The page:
"Be a connector and a lobbyist rather than a brand director" —Caroline Wouters, SVP, Chief Brand & Communications Officer at Wolters Kluwer
About 20 years ago Wolters Kluwer started its digital transformation by digitizing information and distributing it via online services. Today, we have transformed into an expert solutions company. Our digital transformation has had a considerable impact on the business and the Wolters Kluwer brand.
Loes Verhoeven, Group Marketing & Communications Manager at VIM Group in the Netherlands, interviewed Caroline Wouters, Chief Brand & Communications Officer, revealing insights into how the Wolters Kluwer brand has evolved and adapted to the organization’s culture. The strength of a brand increasingly determines the success of any organization. Research shows that the more effectively a brand is managed, the better it will perform, which ultimately contributes to the value of the organization.
What constitutes a strong brand to you?
For me, a strong brand is a brand that matches the association users have with it and which is relevant in their world. Wolters Kluwer helps customers make faster, better decisions. And that’s important! For the customers and especially for society. I firmly believe that a good brand lives in people’s hearts. And that goes for customers as well as employees. When your people recognize the culture your brand stands for, and feel it applies to them, they’ll support the brand and allow it to come into its own genuinely.
What role does the Wolters Kluwer brand play in realizing business objectives?
At Wolters Kluwer, the brand is central to our strategic plans and forms part of our vision for the future. We evaluate how the brand can help us reach our goals in each facet of our organization. This way we can gain insight into how the brand contributes to the business objectives. The need to understand how brand investments contribute to results is now more critical than ever.
When you look at brand management, what do you experience as the main challenges?
In 2005, we decided to manage the brand centrally and this led to our master brand, a development that has had both an internal and external impact. Currently, our challenge is to define the roles and responsibilities in our branding organization. We need to involve and support people more in that.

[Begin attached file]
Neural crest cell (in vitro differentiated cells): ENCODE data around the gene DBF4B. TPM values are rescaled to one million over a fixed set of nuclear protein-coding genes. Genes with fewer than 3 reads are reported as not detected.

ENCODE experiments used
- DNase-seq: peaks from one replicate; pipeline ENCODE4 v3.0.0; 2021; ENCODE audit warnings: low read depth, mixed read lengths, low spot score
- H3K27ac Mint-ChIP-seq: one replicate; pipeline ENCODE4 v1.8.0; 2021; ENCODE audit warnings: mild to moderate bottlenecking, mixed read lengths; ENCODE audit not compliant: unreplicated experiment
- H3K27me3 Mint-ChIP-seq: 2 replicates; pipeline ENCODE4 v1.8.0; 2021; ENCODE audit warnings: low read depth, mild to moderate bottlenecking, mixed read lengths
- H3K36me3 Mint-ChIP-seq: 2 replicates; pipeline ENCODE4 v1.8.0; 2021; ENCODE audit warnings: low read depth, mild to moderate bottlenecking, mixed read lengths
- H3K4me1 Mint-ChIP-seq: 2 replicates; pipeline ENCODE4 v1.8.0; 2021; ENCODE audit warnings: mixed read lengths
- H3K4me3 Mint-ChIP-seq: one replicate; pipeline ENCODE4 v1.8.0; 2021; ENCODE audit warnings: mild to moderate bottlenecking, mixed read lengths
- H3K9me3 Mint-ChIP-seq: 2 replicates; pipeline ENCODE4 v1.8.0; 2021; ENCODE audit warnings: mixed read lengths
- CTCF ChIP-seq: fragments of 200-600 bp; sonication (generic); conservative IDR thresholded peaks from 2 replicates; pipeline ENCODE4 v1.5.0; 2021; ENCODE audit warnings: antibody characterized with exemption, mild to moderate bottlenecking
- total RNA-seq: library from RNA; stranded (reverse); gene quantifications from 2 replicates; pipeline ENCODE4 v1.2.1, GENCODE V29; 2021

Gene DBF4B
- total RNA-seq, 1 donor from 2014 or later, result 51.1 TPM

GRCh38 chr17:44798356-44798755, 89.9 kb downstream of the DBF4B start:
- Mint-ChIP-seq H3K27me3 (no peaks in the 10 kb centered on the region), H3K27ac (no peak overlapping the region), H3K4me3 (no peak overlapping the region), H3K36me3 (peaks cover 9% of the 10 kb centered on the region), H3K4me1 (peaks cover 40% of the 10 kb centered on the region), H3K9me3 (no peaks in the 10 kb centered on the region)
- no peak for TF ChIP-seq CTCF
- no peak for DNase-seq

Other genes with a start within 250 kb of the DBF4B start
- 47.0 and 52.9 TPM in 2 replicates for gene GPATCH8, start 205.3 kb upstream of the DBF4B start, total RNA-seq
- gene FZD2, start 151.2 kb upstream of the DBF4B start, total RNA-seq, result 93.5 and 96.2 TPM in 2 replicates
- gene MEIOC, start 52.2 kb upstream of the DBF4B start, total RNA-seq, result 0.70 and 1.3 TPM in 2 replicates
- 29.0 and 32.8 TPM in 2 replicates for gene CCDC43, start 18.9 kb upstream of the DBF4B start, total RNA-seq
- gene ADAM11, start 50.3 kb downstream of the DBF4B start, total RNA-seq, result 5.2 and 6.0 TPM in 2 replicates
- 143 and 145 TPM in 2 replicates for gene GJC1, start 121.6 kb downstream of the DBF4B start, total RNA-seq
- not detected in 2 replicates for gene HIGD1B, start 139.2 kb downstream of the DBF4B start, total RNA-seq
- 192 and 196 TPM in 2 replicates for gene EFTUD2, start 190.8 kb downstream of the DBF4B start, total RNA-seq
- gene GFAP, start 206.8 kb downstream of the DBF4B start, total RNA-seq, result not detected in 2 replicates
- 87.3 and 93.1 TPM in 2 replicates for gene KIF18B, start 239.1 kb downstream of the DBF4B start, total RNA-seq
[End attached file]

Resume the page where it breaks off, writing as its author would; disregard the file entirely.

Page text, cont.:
I believe you must create a brand culture based on respect rather than rules. This doesn’t mean we have no guidelines, but it allows us to listen to people. As a brand manager, you need to have empathy and avoid a ‘hands off, I’m the brand boss’ attitude. You need to have a clear vision and exude leadership. People must trust that the brand is in good hands and that you’ll create frameworks for people to work with the brand.
With a collaborative brand, it’s essential that brand management cooperate with some of the crucial functions in the organization, such as HR, Marketing and Strategy, Finance, and Sales. At Wolters Kluwer, leaders in core positions have quarterly meetings where we sit down to discuss the brand on a strategic level. We also organize many brand-focused meetings for employees. Openness on the proverbial shop floor is really important. If I had to give other brand managers just one tip it would be to go and talk to people – discuss the brand. Be a connector and a lobbyist rather than a brand director.
How do you see the Wolters Kluwer of the future?
In a world where people tend to make things more complicated than they need to be, I think our brand has to be flexible, simple, and attractive. The brand must be accessible. We want to remain a people company. In my view, a large organization can be successful only if the people who work in it live up to their potential.
I also think that we need to be a brand that is open to change. It’s important for the brand to be able to live in a variety of worlds and channels. Consider a future where features such as virtual and augmented reality are the new norm. With this type of trend, you have to ask yourself whether you’re going along with because of the pioneering aspect or whether they’re genuinely relevant to your brand.
What do you want customers to say in five years time when they think of Wolters Kluwer?
The Wolters Kluwer brand represents high-value knowledge, quality, and innovative technology for professionals. That’s what we want to convey. In five years time, I want people to associate the Wolters Kluwer brand with smart solutions, what we call ‘expert solutions’. That’s what we focus on in our strategy. If we are seen as solving real problems in the world when it matters, I will be very happy.